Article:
Miss Universe officials flaunt their idiocy

February 05, 1997|By GREGORY KANE

Beware of AIBP. Another one airs tonight on network television, providing yet one more reason for getting cable or a satellite dish hooked up to your home.

What is AIBP? Another Idiotic Beauty Pageant. In light of recent developments, we should all ask ourselves why we continue to support such nonsense.

The most hilarious development -- or at least it would be, if it weren't so degrading -- is the flap over, of all things, the weight of Venezuela's Alicia Machado. Machado is the reigning Miss Universe. At the age of 20, you would think she is woman enough to make decisions about certain things in her life -- such as her weight, for instance.

Machado stands 5-foot-7. When she won the Miss Universe title in May, she weighed 112 pounds. By August, she had gained 27 pounds. Pageant officials went into a panic and ordered her to lose the weight.

A wire story of Jan. 29 said Machado had 22 more pounds to lose before she is considered "beautiful" again. She has, according to the story, the support of Donald Trump, a co-owner of the pageant who referred to Machado as "the eating machine."

Donald Trump setting standards of beauty? I must have missed something here. I've known women to get weak at the knees at the mere mention of John Kennedy Jr., the perfect combination of his mother's and father's good looks. I've heard women swoon over Mel Gibson, Denzel Washington, Wesley Snipes and Tom Cruise. But I've yet to hear any declare Trump "Mr. Heartthrob." Having him set standards for beautiful women is much akin to having the Three Stooges judge a Mensa competition.

This, folks, is downright insulting. It's not only insulting to women. It's insulting to men. Beauty pageants assume we menfolk like one type of woman only: tall and slender. Those men who thought Machado was a bag of bones at 112 pounds but deliciously sultry at 140 pounds must have something wrong with them, if we're to take beauty pageant hustlers seriously.

And the sad thing is all too many of us do. We take it so seriously that we even subject our children to the beauty pageant mania. JonBenet Ramsey, the Boulder, Colo., 6-year-old who was slain in December, was also known as the winner of the Little Miss Colorado beauty pageant. Pictures of JonBenet in tabloid magazines have shown her dressed up for beauty pageants like a woman, complete with makeup.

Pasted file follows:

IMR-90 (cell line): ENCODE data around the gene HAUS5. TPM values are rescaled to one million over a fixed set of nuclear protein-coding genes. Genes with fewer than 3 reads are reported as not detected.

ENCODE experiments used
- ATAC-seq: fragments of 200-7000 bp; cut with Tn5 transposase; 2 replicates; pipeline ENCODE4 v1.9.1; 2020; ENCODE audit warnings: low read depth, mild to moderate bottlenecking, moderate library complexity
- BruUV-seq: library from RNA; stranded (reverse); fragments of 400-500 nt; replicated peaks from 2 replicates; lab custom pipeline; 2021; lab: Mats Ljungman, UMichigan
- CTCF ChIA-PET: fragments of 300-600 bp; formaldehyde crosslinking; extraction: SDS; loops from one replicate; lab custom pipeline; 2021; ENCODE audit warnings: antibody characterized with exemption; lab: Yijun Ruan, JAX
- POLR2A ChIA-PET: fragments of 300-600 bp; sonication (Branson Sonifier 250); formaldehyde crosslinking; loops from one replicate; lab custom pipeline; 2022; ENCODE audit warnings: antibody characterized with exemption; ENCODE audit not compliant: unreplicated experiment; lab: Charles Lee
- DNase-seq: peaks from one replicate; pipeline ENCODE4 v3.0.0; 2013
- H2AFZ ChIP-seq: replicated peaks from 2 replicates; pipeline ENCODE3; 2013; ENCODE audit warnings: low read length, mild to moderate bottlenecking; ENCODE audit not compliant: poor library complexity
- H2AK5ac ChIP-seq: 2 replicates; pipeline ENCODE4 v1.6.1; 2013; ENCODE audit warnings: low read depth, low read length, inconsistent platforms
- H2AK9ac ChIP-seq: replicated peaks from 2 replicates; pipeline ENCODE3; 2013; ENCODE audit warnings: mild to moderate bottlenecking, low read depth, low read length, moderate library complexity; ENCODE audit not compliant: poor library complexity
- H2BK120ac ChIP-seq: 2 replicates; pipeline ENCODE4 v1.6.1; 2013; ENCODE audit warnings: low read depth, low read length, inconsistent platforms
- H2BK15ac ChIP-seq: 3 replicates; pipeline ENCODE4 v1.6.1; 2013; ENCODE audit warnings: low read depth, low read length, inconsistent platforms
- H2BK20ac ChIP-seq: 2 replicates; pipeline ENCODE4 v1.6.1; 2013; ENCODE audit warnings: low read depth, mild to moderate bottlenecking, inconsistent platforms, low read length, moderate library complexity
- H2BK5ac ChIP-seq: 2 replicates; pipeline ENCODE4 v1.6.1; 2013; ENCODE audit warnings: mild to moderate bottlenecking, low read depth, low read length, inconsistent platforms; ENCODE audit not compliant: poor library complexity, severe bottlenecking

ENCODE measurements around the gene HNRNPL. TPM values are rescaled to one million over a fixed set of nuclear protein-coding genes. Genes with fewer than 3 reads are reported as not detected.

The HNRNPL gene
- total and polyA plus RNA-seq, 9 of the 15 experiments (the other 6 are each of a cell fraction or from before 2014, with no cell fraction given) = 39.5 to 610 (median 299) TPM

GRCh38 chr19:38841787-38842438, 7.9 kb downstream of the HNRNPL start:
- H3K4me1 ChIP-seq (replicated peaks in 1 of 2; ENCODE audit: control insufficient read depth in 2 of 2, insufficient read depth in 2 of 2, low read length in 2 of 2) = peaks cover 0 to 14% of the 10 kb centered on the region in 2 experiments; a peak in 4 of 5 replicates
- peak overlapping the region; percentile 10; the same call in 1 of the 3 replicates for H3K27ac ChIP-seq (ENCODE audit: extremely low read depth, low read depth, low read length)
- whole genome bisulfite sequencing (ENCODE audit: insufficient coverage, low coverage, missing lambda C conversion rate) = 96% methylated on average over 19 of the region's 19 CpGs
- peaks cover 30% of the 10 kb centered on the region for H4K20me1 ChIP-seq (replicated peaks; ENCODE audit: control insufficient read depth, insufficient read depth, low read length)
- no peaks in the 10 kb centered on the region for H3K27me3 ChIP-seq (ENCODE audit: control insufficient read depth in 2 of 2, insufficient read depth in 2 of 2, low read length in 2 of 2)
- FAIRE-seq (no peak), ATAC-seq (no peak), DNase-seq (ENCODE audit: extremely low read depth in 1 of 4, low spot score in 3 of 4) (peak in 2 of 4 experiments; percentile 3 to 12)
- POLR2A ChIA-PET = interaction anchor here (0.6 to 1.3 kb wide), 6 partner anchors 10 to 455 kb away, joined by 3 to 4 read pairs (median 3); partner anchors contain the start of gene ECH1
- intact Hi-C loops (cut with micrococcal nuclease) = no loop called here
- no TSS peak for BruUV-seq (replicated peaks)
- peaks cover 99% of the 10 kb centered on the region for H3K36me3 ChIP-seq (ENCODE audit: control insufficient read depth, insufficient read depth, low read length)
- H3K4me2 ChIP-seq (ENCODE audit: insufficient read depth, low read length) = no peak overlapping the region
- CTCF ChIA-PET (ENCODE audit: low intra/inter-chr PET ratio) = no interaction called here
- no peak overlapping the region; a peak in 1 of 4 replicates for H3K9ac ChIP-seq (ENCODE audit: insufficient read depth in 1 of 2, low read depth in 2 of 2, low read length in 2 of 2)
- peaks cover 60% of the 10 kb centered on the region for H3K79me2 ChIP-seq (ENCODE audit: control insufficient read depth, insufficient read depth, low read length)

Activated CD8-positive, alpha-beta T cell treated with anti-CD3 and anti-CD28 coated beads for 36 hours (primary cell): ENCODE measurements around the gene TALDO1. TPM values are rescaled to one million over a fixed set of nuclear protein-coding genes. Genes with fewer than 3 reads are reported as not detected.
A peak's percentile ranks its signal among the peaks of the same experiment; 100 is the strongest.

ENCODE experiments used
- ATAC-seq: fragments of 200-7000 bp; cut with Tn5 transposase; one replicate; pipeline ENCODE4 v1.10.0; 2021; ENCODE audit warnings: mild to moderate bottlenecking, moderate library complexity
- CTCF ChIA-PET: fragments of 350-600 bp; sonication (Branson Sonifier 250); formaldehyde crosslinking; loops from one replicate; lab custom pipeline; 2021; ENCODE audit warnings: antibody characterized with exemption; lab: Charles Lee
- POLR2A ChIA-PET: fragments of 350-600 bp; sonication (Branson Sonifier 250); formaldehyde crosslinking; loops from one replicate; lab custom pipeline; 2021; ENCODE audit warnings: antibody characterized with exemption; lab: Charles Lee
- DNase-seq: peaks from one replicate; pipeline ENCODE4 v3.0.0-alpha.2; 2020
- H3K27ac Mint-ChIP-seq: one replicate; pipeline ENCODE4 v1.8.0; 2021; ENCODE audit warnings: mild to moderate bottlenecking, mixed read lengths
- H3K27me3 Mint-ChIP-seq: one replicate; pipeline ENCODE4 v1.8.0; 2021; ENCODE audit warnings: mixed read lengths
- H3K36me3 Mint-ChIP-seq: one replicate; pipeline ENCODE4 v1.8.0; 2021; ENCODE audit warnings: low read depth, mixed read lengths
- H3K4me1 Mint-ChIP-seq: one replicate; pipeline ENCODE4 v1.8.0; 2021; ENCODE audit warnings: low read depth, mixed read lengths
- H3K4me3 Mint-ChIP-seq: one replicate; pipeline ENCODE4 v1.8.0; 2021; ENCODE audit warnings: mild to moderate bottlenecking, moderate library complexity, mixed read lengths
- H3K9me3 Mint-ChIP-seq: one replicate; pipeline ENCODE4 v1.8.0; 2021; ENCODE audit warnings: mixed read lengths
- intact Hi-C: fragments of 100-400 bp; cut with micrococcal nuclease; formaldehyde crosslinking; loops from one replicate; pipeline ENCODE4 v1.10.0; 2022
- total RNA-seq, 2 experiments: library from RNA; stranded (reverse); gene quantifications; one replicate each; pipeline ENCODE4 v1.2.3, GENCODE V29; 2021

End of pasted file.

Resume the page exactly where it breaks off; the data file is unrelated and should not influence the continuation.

There are a couple of dozen things wrong with this, not the least of which is that 6-year-old girls are not women. They're 6-year-old girls. They should be treated as such and allowed to be such. Anything else amounts to stealing their innocence and their childhood. Poor JonBenet's was stolen long before her life was. We stole it, with our obsession with what is beautiful and what is not.

And our obsession seems to concern only women and girls. We certainly wouldn't dream of having 6-year-old boys in a pageant designed to determine who's the cutest. Beauty pageants exist for one purpose and one purpose only -- to perpetuate the notion that women are sexual playthings for men. Every pageant organizer will deny that, of course, but frankly I have more respect for the guys who go down to the nudie bars and stuff dollar bills in women's garter belts. At least they're more honest in what they're about.

The Miss Universe officials, with their mania about Machado's weight, have certainly shown us what ital they're endital about. We now know what their priorities really are. For those who are as sick of beauty pageants as I am, this incident provides us with a golden opportunity. We can support Machado. We can urge her to eat to her heart's content. We can exhort her to gain as much weight as ital her endital doctor -- not the pageant's doctor -- considers healthy.

A message needs to be sent here: beautiful women come in all shapes, sizes, races and colors. And we don't need pageants to prove that. Common folks may not know much, but damn it, we know what we like.

So does Machado. After undergoing the torture of winning the Miss Universe pageant, wire stories quoted her as saying she would "do something I haven't been able to do in three weeks: eat, eat, eat and sleep." Machado's friends, the story said, revealed "she succumbed to a passion for pasta and cake."

Pasta and cake, huh? You go, girl.

Pub Date: 2/05/97

Baltimore Sun Articles
|
|
|
Please note the green-lined linked article text has been applied commercially without any involvement from our newsroom editors, reporters or any other editorial staff.